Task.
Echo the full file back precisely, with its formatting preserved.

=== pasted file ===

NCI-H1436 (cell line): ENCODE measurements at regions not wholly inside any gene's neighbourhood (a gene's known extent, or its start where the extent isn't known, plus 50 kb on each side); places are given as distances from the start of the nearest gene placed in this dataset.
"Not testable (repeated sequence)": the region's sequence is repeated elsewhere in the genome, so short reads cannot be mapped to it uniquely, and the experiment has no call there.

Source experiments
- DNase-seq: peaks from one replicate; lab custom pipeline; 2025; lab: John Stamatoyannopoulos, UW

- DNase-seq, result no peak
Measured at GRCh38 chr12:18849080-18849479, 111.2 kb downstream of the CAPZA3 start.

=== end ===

NCI-H1436 (cell line): ENCODE measurements at regions not wholly inside any gene's neighbourhood (a gene's known extent, or its start where the extent isn't known, plus 50 kb on each side); places are given as distances from the start of the nearest gene placed in this dataset.
"Not testable (repeated sequence)": the region's sequence is repeated elsewhere in the genome, so short reads cannot be mapped to it uniquely, and the experiment has no call there.

Source experiments
- DNase-seq: peaks from one replicate; lab custom pipeline; 2025; lab: John Stamatoyannopoulos, UW

- DNase-seq, result no peak
Measured at GRCh38 chr12:18849080-18849479, 111.2 kb downstream of the CAPZA3 start.